Authors’ Affiliations

(1)
Faculty of Sports Science, Ningbo University
(2)
Research Academy of Grand Health Interdisciplinary, Ningbo University
(3)
Department of Mechanical Engineering, University of West Hungary
(4)
Department of Automation, Biomechanics and Mechatronics, The Lodz University of Technology
(5)
School of Science and Sport, University of the West of Scotland

References

  1. Ashizawa K, Kumakura C, Kusumoto A, Narasaki S (1997) Relative foot size and shape to general body size in Javanese, Filipinas and Japanese with special reference to habitual footwear types. Ann Hum Biol 24(2):117–129View ArticlePubMedGoogle Scholar
  2. Bosco C, Luhtanen P, Komi PV (1983) A simple method for measurement of mechanical power in jumping. Eur J Appl Physiol 51:129–135View ArticleGoogle Scholar
  3. D’AoÛt K, Pataky TC, De Clercq D, Aerts P (2009) The effects of habitual footwear use: foot shape and function in native barefoot walkers. Footwear Sci 1(2):81–94View ArticleGoogle Scholar
  4. Doherty C, Delahunt E, Caulfield B, Hertel J, Ryan J, Bleakley C (2014) The incidence and prevalence of ankle sprain injury: a systematic review and meta-analysis of prospective epidemiological studies. Sports Med 44(1):123–140View ArticlePubMedGoogle Scholar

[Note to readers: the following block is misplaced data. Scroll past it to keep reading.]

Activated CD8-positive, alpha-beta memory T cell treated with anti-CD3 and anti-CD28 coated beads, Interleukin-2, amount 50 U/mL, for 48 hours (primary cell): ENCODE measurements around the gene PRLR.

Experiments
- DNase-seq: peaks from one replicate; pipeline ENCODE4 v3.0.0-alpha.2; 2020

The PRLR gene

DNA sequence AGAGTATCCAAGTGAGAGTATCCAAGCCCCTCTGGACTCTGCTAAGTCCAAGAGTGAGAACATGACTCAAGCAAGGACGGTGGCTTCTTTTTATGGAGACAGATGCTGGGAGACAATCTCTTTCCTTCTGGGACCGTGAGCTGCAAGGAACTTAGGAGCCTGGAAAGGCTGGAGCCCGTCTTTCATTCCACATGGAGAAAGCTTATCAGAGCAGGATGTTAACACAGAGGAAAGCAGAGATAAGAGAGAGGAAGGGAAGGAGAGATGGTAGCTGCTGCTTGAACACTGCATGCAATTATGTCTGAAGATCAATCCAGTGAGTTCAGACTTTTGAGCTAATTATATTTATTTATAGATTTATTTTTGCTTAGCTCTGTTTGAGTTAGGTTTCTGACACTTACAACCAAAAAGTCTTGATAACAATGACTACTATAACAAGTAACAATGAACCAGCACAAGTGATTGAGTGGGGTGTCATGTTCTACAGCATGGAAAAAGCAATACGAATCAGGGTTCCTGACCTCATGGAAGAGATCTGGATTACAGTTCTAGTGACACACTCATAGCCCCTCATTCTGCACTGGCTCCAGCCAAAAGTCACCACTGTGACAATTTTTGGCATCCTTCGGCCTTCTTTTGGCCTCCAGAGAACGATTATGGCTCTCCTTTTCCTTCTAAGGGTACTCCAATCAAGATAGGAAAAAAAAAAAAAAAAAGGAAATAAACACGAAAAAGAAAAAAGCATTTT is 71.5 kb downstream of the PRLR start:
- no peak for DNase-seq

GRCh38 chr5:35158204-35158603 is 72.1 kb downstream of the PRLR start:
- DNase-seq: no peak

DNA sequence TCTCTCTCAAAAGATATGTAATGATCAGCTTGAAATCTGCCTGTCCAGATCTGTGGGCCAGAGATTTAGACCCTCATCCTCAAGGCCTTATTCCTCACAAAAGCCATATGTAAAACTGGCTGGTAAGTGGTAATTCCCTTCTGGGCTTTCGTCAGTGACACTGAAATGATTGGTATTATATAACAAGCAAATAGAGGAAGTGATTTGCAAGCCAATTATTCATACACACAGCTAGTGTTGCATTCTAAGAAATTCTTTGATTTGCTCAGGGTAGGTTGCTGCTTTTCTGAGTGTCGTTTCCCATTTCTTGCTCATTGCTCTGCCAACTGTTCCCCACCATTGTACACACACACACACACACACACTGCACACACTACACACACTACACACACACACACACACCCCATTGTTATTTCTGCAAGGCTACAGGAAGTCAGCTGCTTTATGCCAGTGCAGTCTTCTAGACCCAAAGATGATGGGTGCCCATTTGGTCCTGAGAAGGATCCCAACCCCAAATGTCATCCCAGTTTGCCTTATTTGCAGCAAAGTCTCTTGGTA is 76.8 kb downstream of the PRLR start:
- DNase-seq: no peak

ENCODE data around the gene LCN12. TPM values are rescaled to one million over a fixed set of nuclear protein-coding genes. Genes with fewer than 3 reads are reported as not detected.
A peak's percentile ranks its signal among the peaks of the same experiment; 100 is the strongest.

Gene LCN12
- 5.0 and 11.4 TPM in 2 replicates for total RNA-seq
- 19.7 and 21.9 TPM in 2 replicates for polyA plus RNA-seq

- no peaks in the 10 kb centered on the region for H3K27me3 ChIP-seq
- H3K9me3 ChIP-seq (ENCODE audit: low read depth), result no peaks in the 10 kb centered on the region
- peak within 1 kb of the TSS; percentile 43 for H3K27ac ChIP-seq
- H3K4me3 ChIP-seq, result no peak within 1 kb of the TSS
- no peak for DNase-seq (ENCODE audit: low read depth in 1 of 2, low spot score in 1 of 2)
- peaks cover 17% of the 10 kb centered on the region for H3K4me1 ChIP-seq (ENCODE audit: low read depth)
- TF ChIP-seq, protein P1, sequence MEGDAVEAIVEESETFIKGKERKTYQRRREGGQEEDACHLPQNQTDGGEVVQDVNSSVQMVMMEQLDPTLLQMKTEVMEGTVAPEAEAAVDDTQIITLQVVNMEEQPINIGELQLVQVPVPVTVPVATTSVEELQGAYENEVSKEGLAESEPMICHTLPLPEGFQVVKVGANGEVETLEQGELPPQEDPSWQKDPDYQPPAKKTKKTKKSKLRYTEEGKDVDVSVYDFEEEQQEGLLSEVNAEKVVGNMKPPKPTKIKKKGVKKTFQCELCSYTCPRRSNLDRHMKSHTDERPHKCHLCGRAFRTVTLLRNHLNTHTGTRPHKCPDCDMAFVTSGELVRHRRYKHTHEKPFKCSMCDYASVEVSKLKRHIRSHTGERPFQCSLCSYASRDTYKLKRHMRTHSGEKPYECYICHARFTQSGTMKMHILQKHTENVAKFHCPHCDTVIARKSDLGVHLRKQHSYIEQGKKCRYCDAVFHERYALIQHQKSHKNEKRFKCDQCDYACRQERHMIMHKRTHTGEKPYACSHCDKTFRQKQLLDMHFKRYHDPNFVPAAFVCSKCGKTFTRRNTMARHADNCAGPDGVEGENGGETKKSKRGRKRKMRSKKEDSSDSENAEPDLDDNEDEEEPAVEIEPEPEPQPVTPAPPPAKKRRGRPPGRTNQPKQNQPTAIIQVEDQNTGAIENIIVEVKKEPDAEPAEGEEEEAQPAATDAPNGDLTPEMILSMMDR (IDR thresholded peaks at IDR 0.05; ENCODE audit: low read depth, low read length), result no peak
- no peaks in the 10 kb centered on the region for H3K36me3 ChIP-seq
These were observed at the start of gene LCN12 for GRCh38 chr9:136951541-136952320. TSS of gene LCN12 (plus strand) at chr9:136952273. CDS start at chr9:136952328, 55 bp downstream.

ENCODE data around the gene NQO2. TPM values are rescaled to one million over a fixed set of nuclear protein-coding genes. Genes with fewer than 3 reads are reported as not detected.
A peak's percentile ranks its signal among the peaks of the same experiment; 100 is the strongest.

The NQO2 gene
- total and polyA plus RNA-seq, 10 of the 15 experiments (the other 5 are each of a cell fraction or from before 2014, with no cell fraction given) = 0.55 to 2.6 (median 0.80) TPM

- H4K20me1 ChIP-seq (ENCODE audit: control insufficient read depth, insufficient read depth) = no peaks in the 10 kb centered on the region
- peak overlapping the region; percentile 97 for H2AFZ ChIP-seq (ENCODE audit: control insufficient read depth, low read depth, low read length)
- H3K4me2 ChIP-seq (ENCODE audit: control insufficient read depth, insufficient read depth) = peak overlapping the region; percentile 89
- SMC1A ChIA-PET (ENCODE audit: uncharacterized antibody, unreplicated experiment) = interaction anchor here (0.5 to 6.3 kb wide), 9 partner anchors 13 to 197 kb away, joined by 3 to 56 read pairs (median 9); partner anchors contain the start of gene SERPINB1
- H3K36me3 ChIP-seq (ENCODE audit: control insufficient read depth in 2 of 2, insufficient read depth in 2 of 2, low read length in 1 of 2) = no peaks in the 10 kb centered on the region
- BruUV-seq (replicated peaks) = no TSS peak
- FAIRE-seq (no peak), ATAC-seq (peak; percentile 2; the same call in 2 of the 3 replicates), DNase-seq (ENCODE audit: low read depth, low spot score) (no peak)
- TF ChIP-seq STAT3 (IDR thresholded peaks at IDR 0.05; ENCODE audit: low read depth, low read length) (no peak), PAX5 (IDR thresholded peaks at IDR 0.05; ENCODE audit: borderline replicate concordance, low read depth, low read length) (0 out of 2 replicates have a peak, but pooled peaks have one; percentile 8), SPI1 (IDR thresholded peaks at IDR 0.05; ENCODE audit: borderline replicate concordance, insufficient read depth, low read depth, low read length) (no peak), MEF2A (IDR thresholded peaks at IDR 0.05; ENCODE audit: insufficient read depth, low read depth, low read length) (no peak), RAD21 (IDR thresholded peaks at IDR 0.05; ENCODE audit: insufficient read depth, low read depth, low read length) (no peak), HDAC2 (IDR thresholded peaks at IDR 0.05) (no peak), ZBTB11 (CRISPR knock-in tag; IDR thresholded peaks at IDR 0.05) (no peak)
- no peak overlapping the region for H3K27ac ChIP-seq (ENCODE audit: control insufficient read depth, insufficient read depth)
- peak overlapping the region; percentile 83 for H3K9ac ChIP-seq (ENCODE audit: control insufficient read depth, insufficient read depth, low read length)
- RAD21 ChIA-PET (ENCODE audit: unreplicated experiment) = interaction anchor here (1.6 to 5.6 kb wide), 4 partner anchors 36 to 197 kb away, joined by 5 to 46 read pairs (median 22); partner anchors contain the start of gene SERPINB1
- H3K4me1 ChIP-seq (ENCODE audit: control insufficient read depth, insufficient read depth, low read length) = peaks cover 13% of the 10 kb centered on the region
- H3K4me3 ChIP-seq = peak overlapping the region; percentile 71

5. Franklin S, Grey MJ, Heneghan N, Bowen L, Li FX (2015) Barefoot vs common footwear: a systematic review of the kinematic, kinetic and muscle activity differences during walking. Gait Posture 42(3):230–239View ArticlePubMedGoogle Scholar
  6. Hoffmann P (1905) Conclusions drawn from a comparative study of the feet of barefooted and shoe-wearing peoples. Am J Orthop Surg 2(3):105–136Google Scholar
  7. Hopkinson WJ, Pierre PS, Ryan JB, Wheeler JH (1990) Syndesmosis sprains of the ankle. Foot Ankle Int 10(6):325–330View ArticleGoogle Scholar
  8. Ku PX, Abu Osman NA, Yusof A, Wan AW (2012) The effect on human balance of standing with toe-extension. PLoS ONE 7(7):e41539ADSView ArticlePubMedPubMed CentralGoogle Scholar
  9. Lambrinudi C (1932) Use and abuse of toes. Postgrad Med J 8(86):459View ArticlePubMedPubMed CentralGoogle Scholar
  10. Ledoux WR, Shofer JB, Ahroni JH, Smith DG, Sangeorzan BJ, Boyko EJ (2003) Biomechanical differences among pes cavus, neutrally aligned, and pes planus feet in subjects with diabetes. Foot Ankle Int 24(11):845–850PubMedGoogle Scholar
  11. Lieberman DE, Venkadesan M, Werbel WA, Daoud AI, D’Andrea S, Davis IS, Pitsiladis Y (2010) Foot strike patterns and collision forces in habitually barefoot versus shod runners. Nature 463(7280):531–535ADSView ArticlePubMedGoogle Scholar